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Thread: SI: The Danger of Overworking Young Pitchers

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    SI: The Danger of Overworking Young Pitchers

    Interesting article, especially considering how the Reds are grooming Bailey and to a lesser extent, Wood.

    Follies of youth
    Tom Verducci, SI.com

    The 2006 season might be remembered as the coming of a new age of young pitchers. Nine pitchers received rookie of the year votes, including AL winner Justin Verlander, the first rookie starting pitcher to win the award in that league in a quarter of a century. Anibal Sanchez of Florida threw the first no-hitter in the majors in more than two years. Jered Weaver joined Whitey Ford as the only pitchers to begin their careers 9-0.

    Get ready for the down side to all that young pitching success. It's called the 2007 season. More specifically, it's the Year-After Effect (YAE), the price teams almost always pay for pushing their young pitchers too far. And we could be due for a huge crash next season.

    I've been tracking the YAE for about a decade now. It's based on a general rule of thumb among executives and pitching coaches: young pitchers should not have their innings workload increased by more than 25 or 30 innings per year. It's the same principle as training for a marathon; you get to 26.1 miles incrementally, not by jumping directly from a 10K. The body cannot easily withstand being pushed so far behind its previous capacity for work, at least not without consequences. Typically, those consequences occur the next season, not the year in which the body is pushed.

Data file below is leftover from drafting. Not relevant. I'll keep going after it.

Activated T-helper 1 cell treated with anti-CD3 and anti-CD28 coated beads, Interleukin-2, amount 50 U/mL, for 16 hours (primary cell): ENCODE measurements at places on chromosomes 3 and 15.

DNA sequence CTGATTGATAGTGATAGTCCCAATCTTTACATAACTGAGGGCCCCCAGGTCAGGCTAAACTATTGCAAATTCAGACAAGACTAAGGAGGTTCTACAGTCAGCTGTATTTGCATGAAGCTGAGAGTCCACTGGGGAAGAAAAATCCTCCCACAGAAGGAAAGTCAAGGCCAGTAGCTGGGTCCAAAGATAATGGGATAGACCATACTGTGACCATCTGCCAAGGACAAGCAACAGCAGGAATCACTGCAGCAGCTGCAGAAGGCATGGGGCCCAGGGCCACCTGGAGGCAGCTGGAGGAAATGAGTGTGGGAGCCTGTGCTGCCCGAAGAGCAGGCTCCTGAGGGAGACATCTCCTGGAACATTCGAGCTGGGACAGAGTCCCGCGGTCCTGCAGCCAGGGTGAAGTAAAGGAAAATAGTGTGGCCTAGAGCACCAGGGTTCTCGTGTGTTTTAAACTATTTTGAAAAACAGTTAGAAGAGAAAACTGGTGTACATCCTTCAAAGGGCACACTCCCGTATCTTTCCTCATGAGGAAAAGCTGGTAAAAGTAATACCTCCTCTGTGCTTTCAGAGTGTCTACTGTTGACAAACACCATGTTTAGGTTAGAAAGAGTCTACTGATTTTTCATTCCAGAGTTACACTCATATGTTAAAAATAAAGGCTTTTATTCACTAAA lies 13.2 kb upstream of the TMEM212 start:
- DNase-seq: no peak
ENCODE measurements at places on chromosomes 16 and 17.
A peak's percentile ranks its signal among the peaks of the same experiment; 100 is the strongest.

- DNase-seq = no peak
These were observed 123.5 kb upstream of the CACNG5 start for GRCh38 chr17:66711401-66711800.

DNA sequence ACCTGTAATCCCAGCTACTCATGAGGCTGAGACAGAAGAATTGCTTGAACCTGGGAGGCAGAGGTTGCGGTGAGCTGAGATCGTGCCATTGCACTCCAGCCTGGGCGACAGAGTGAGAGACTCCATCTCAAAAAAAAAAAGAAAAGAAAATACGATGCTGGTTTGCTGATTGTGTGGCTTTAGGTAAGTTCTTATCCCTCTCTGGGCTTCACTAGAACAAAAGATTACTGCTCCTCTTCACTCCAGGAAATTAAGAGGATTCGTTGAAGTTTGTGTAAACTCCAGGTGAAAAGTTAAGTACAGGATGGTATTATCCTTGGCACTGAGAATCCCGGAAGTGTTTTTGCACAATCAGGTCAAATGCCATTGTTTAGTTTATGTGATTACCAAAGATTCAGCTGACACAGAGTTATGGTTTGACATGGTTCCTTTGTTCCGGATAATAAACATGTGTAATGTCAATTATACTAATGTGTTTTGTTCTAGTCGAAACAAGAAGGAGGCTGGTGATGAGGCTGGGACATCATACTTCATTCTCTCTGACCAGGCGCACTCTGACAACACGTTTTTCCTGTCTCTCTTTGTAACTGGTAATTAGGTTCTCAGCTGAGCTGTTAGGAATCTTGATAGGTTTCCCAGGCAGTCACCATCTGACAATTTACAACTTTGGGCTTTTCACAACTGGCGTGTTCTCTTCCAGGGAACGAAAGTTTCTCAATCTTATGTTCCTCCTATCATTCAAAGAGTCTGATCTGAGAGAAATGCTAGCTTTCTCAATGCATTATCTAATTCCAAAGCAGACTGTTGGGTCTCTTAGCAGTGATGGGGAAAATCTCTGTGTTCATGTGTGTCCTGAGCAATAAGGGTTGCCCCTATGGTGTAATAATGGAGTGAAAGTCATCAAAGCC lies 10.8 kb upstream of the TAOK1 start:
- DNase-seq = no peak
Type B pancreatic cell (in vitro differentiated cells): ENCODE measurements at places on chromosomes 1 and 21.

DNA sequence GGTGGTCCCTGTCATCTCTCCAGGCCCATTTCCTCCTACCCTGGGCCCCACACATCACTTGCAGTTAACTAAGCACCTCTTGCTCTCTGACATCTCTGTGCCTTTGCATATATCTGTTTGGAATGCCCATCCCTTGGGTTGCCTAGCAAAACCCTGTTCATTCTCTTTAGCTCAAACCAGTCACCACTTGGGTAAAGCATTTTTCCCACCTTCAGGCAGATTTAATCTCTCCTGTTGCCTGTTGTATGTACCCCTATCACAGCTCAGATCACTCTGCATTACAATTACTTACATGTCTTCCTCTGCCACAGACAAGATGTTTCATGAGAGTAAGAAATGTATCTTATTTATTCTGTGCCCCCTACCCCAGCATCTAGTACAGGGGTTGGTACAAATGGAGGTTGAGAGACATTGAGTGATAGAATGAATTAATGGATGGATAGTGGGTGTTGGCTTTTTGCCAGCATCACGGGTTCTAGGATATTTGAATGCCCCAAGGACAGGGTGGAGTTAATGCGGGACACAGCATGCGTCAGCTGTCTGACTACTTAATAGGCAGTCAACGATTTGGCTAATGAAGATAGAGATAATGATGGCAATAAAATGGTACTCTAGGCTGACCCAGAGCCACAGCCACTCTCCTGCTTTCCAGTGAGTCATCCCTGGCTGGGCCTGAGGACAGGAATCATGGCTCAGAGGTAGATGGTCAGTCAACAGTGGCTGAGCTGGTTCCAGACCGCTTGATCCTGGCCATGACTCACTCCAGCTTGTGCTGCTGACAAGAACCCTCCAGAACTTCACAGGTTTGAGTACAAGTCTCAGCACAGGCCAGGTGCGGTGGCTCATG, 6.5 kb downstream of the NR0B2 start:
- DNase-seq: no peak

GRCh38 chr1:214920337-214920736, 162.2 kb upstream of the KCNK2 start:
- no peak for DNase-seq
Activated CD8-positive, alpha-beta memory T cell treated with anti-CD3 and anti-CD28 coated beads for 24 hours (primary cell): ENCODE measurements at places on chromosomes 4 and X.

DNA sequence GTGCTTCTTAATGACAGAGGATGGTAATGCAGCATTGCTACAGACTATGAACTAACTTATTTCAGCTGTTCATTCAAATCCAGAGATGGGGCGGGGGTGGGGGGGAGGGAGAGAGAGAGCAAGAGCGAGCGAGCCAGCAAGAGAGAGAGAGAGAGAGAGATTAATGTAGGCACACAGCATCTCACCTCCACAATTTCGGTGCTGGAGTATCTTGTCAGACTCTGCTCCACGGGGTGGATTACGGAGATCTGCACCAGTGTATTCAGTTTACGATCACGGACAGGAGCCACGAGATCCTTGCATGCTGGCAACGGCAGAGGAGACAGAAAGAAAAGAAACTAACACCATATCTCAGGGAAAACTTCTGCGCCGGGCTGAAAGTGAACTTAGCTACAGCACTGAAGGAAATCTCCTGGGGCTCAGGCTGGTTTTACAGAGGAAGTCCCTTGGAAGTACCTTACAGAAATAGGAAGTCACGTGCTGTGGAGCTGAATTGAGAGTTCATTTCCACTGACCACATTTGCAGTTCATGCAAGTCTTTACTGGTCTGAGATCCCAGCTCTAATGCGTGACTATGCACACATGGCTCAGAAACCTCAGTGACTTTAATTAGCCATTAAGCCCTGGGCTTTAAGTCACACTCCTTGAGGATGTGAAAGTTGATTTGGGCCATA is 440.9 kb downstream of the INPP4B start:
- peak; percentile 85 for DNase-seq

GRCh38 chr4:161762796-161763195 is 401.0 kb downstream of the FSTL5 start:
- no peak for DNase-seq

When I've looked at major league pitchers 25-and-younger who were pushed 30 or more innings beyond their previous season (or, in cases such as injury-shortened years, their previous pro high), I've been amazed how often those pitchers broke down with a serious injury the next season or took a major step backward in their development. (The season total includes all innings in the minors, majors and postseason. )